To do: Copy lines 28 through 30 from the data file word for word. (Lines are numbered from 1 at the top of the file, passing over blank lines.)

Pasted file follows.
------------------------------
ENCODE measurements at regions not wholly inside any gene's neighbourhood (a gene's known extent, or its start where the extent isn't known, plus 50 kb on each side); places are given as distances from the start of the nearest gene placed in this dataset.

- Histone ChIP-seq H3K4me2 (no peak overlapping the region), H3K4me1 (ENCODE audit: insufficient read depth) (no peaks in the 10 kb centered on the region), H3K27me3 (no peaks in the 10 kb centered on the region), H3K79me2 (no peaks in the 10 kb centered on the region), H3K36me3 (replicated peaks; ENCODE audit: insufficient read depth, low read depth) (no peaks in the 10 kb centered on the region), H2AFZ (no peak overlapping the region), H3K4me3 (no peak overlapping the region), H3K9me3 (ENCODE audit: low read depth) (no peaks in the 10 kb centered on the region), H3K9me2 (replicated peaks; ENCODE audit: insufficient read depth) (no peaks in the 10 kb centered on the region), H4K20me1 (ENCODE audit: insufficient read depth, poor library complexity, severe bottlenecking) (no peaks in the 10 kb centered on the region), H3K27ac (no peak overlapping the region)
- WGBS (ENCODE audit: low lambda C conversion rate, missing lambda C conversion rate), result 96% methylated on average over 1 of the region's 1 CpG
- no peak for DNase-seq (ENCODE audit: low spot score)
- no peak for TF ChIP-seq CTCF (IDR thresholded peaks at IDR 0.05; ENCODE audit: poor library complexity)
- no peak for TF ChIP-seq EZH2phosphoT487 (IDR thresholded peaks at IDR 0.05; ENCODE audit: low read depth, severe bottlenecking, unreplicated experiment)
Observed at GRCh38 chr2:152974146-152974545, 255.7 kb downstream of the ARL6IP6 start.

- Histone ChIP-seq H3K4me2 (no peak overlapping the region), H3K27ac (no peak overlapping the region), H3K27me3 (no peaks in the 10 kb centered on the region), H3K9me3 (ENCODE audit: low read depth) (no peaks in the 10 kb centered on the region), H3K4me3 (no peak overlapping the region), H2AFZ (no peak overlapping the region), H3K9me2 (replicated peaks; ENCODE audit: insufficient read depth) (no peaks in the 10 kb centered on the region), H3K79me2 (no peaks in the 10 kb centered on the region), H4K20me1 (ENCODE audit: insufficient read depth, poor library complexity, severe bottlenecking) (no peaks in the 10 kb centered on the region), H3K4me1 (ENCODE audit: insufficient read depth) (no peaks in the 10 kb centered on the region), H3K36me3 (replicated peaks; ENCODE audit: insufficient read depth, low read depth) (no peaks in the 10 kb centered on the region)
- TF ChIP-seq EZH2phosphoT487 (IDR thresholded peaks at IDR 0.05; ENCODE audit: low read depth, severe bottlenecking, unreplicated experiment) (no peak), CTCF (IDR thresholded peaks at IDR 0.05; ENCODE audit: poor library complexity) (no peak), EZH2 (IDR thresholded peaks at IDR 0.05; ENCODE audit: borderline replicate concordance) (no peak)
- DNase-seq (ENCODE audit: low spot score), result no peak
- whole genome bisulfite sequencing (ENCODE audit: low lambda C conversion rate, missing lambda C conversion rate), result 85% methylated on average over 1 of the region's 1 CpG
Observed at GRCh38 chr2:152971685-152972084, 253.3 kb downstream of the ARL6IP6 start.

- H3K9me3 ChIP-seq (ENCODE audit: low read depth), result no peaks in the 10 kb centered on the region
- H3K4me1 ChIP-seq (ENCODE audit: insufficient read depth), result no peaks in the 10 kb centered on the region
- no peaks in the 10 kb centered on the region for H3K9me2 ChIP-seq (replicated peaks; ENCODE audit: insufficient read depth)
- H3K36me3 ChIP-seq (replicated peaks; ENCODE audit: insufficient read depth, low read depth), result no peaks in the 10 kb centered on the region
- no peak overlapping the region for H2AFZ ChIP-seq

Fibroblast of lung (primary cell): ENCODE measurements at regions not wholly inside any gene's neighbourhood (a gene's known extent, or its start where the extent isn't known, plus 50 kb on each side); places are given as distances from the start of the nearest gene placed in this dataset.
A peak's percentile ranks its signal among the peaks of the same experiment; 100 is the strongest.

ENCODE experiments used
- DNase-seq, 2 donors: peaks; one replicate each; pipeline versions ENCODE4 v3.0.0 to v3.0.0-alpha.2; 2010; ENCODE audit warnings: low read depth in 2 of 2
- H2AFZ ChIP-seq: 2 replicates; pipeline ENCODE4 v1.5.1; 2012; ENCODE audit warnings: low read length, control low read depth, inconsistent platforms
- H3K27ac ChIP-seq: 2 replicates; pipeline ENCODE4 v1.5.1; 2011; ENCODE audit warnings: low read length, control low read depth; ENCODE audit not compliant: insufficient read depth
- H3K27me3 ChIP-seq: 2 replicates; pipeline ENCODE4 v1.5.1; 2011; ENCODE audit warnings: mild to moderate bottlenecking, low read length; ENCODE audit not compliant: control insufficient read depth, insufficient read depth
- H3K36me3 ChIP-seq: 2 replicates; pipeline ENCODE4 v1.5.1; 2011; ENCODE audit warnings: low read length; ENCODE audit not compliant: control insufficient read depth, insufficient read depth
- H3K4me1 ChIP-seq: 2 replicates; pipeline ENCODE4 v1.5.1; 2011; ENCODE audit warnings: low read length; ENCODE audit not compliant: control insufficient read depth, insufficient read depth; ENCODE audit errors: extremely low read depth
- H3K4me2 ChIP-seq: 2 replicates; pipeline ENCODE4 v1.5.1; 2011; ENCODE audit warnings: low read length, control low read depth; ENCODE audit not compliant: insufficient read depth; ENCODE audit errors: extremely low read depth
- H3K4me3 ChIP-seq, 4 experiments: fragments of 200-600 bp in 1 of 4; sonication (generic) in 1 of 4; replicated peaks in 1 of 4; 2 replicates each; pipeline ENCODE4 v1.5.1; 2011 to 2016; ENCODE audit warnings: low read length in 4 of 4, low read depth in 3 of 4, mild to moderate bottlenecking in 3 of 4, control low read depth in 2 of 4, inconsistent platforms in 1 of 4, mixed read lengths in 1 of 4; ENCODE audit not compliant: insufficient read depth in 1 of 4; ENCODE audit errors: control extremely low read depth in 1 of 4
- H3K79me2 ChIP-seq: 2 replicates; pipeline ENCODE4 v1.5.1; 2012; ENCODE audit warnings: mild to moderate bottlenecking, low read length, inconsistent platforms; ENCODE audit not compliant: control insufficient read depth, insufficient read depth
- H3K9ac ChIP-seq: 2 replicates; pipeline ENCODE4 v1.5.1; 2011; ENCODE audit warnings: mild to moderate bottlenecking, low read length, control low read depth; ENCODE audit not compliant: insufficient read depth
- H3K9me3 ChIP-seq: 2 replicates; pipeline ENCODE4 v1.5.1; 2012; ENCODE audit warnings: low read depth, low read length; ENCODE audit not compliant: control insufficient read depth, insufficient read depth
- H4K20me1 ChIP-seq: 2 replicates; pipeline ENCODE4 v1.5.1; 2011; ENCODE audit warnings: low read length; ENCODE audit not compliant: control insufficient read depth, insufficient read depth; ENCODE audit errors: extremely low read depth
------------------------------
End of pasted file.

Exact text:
- H3K4me3 ChIP-seq, 4 experiments: fragments of 200-600 bp in 1 of 4; sonication (generic) in 1 of 4; replicated peaks in 1 of 4; 2 replicates each; pipeline ENCODE4 v1.5.1; 2011 to 2016; ENCODE audit warnings: low read length in 4 of 4, low read depth in 3 of 4, mild to moderate bottlenecking in 3 of 4, control low read depth in 2 of 4, inconsistent platforms in 1 of 4, mixed read lengths in 1 of 4; ENCODE audit not compliant: insufficient read depth in 1 of 4; ENCODE audit errors: control extremely low read depth in 1 of 4
- H3K79me2 ChIP-seq: 2 replicates; pipeline ENCODE4 v1.5.1; 2012; ENCODE audit warnings: mild to moderate bottlenecking, low read length, inconsistent platforms; ENCODE audit not compliant: control insufficient read depth, insufficient read depth
- H3K9ac ChIP-seq: 2 replicates; pipeline ENCODE4 v1.5.1; 2011; ENCODE audit warnings: mild to moderate bottlenecking, low read length, control low read depth; ENCODE audit not compliant: insufficient read depth